Omron Sensors Training in Houston June 13

May 28, 2013

Industrial Sensors Training coming to Houston! Learn about photoelectric sensors, proximity sensors, limit switches, measurement sensors and more. You will even learn about how vision sensors and systems can help your efficiency and QC. HANDS-ON learning for the applications in your facility.

Omron Sensors Training Houston
June 13, 2013
8:30 a.m. to 4 p.m.
Innovative-IDM Training Room
13770 Hollister Road, Suite 100, Houston, TX 77086
$199 (includes catered lunch)

How can using the proper sensors correctly help you and your line? This is where you’ll learn. Be the SENSOR EXPERT at your facility.

Register today for the Houston Omron Sensors training class – contact us at marketing@iidm.com or give us a call at 877.906.2100.  View our full 2013 training schedule on our training website.

Houston Omron Sensors training June 13

Discontinuation Notice – Omron E3S-R Photoelectric Sensors

July 13, 2012

E3S-R Discontinuation

Omron E3S-R Transparent Object Detection Photoelectric Sensors will be discontinued in March 2014.  Recommended replacement for these Sensors is the E3Z-B or E3ZM-B.  Click here for more details and a list of affected parts and their recommended replacements.

Ready to upgrade your Transparent Object Detection Photoelectric Sensors?  Call Innovative-IDM at 877.906.2100 or send us an email at info@innidm.com

Omron Sensors Training DFW May 21

April 30, 2012
Coming to DFW! Another great career-enhancing class.  This time, it’s industrial sensor training.  For $199, you’ll learn about photoelectric sensors, proximity sensors, limit switches, measurement sensors and more.  You will even learn about how vision sensors and systems can help your efficiency and QC.  HANDS ON learning for the applications in your facility.  Lunch is included.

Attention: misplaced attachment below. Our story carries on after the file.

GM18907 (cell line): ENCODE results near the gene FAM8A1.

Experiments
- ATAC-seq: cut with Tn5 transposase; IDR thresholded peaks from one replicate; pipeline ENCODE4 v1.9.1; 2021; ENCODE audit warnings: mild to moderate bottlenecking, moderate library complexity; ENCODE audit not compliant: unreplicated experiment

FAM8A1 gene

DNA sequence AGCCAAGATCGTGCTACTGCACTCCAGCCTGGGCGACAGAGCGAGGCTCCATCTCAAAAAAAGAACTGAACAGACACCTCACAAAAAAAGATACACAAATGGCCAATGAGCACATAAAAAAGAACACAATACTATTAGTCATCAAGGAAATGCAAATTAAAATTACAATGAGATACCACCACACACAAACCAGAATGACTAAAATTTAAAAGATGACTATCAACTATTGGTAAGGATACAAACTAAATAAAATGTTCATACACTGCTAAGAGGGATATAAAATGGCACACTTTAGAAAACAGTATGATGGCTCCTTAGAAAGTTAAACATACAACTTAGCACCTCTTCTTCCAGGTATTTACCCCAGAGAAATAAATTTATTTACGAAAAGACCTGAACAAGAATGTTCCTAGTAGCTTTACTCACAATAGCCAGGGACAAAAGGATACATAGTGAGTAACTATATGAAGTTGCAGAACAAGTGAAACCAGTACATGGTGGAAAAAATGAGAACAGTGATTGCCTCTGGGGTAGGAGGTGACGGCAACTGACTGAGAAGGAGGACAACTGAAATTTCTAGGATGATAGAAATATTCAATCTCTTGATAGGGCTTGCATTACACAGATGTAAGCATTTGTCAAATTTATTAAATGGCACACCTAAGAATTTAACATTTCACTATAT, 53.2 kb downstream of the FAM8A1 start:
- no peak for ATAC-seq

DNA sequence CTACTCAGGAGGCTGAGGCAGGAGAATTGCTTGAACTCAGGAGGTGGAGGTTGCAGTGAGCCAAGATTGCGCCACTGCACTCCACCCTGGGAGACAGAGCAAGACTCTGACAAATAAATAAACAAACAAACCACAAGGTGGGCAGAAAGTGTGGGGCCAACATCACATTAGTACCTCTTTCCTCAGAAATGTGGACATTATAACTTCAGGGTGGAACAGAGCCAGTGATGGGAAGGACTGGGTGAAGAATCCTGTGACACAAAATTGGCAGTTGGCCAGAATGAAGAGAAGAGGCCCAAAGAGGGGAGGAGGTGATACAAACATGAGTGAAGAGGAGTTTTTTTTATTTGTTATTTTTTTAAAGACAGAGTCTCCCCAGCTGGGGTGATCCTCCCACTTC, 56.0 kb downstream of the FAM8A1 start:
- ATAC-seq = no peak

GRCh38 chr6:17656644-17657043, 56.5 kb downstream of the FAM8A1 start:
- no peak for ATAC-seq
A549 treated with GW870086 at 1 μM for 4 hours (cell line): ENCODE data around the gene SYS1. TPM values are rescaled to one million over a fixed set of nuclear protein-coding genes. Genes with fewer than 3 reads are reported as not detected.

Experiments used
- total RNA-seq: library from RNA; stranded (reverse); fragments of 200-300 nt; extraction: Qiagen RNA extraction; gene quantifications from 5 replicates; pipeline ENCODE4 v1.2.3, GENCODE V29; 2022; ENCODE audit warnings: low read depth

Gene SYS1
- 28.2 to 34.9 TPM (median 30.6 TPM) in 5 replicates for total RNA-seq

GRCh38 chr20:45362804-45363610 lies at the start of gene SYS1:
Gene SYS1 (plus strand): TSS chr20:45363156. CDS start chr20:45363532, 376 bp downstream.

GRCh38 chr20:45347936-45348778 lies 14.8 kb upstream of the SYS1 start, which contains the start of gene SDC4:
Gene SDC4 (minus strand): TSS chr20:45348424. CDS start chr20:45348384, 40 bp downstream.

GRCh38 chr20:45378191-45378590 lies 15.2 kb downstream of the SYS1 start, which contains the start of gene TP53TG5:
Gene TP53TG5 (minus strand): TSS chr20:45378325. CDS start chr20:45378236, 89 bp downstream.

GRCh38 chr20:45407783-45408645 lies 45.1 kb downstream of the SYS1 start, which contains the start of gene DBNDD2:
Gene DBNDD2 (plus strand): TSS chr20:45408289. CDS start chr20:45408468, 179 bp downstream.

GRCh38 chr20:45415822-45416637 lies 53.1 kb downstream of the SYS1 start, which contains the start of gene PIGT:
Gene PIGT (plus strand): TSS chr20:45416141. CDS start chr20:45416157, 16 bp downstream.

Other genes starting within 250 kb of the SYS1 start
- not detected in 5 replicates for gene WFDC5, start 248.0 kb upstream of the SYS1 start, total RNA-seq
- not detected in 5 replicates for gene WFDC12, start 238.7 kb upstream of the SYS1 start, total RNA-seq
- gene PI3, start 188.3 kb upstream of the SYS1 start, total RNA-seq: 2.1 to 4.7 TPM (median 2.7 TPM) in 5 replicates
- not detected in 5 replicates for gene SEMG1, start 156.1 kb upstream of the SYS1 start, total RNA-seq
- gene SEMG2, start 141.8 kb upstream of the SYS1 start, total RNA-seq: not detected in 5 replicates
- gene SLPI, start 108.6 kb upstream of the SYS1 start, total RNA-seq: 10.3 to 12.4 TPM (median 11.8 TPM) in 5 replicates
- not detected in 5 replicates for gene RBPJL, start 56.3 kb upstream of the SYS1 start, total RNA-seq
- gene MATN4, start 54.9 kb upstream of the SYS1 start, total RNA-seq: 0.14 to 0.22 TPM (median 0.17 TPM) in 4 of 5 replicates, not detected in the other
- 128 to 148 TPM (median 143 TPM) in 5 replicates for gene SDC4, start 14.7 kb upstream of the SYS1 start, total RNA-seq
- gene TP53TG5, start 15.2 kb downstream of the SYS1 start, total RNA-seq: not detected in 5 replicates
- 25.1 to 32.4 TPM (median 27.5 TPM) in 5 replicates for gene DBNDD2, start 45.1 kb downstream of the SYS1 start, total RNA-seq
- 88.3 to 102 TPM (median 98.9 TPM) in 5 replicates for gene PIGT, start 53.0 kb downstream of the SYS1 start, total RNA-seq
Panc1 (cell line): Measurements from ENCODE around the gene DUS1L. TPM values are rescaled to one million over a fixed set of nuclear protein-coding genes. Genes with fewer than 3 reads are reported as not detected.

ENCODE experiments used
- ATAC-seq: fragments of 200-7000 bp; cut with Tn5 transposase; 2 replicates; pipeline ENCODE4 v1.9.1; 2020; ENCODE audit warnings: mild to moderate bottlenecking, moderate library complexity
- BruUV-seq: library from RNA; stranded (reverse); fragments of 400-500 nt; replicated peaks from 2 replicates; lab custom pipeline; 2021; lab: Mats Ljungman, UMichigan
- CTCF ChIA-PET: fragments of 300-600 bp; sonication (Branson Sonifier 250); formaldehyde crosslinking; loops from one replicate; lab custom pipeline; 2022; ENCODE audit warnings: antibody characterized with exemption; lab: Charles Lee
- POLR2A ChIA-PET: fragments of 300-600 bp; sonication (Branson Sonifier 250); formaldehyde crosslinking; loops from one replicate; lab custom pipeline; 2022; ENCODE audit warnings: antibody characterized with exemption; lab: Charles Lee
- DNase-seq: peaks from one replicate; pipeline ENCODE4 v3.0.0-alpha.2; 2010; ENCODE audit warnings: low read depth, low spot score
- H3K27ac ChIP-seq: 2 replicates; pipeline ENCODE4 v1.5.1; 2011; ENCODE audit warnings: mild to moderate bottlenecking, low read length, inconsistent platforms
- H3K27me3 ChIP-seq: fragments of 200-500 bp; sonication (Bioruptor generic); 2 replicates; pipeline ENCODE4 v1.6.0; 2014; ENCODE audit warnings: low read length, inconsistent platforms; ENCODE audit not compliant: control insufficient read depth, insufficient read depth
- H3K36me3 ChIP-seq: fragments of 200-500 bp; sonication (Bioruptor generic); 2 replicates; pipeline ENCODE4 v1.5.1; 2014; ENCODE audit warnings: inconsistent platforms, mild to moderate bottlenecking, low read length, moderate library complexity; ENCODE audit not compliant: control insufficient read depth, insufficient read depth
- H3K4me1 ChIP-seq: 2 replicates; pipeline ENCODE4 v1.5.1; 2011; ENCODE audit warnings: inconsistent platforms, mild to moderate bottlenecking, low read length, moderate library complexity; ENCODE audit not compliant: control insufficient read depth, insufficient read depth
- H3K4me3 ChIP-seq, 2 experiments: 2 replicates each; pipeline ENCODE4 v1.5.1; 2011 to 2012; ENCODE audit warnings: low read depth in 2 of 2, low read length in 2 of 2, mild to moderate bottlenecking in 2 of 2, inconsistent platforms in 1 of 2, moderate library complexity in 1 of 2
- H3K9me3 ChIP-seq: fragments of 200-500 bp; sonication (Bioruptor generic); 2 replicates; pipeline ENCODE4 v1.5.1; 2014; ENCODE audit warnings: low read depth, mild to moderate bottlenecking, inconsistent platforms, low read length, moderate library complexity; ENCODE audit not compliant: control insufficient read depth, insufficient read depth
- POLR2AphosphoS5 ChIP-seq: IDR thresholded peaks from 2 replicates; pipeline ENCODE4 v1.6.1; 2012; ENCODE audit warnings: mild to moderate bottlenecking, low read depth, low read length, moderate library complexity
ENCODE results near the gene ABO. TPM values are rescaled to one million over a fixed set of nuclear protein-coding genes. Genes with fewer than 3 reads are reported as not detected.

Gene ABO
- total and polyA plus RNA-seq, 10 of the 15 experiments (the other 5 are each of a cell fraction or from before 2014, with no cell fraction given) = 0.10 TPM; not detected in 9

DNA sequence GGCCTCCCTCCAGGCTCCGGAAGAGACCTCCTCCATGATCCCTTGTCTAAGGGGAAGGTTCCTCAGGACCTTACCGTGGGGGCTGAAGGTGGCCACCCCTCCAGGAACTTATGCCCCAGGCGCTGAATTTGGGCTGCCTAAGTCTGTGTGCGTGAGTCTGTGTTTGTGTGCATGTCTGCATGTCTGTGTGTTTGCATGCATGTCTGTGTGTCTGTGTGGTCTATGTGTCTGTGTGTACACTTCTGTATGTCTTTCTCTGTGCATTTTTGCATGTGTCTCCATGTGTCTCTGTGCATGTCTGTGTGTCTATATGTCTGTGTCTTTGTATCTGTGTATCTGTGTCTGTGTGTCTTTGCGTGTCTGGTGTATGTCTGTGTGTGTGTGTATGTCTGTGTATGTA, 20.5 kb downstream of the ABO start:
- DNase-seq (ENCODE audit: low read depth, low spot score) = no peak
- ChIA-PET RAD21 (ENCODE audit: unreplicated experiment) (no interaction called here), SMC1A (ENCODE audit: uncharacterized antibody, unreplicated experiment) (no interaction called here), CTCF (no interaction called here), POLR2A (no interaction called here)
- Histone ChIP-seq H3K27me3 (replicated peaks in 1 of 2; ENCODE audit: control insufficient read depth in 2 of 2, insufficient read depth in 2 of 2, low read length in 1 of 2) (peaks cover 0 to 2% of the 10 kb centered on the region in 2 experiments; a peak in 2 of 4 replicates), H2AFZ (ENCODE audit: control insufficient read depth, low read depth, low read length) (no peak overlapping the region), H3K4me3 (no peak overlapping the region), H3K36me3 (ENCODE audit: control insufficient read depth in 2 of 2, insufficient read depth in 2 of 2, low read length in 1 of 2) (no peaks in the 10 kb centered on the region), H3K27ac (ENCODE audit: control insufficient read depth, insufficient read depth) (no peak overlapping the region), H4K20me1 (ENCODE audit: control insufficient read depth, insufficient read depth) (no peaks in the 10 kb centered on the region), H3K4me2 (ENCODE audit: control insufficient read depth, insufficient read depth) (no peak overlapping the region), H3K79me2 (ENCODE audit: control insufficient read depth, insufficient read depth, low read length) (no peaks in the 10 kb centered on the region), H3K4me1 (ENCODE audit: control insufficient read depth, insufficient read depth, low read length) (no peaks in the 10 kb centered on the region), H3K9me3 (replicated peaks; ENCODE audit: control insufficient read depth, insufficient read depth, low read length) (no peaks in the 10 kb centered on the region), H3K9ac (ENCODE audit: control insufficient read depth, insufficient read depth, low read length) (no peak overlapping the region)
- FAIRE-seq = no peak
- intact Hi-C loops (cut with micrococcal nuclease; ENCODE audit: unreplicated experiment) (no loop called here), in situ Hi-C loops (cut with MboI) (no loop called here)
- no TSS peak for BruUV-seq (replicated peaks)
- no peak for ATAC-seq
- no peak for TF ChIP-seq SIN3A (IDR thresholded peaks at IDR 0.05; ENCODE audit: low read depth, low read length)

Omron Sensors Training DFW
May 21, 2012  8:30 a.m. to 4 p.m.
Innovative-IDM Training Room
$199 (includes catered lunch)
How can using the proper sensors correctly help you and your line? This is where you’ll learn. Be the SENSOR EXPERT at your facility. Click here for details!

This is a one-day class with no chance of adding a second day.  To reserve your seat, give us a call at 877.906.2100 or send us an email at info@innidm.com.

Omron Sensors Training Houston May 17

April 26, 2012
Coming to HOUSTON! Another great career-enhancing class.  This time, it’s industrial sensor training.  For $199, you’ll learn about photoelectric sensors, proximity sensors, limit switches, measurement sensors and more.  You will even learn about how vision sensors and systems can help your efficiency and QC.  HANDS ON learning for the applications in your facility.  Lunch is included.
Omron Sensors Training Houston
May 17, 2012  8:30 a.m. to 4 p.m.
Innovative-IDM Training Room
$199 (includes catered lunch)
How can using the proper sensors correctly help you and your line? This is where you’ll learn. Be the SENSOR EXPERT at your facility. Click here for details!

This is a one-day class with no chance of adding a second day.  To reserve your seat, give us a call at 877.906.2100 or send us an email atinfo@innidm.com.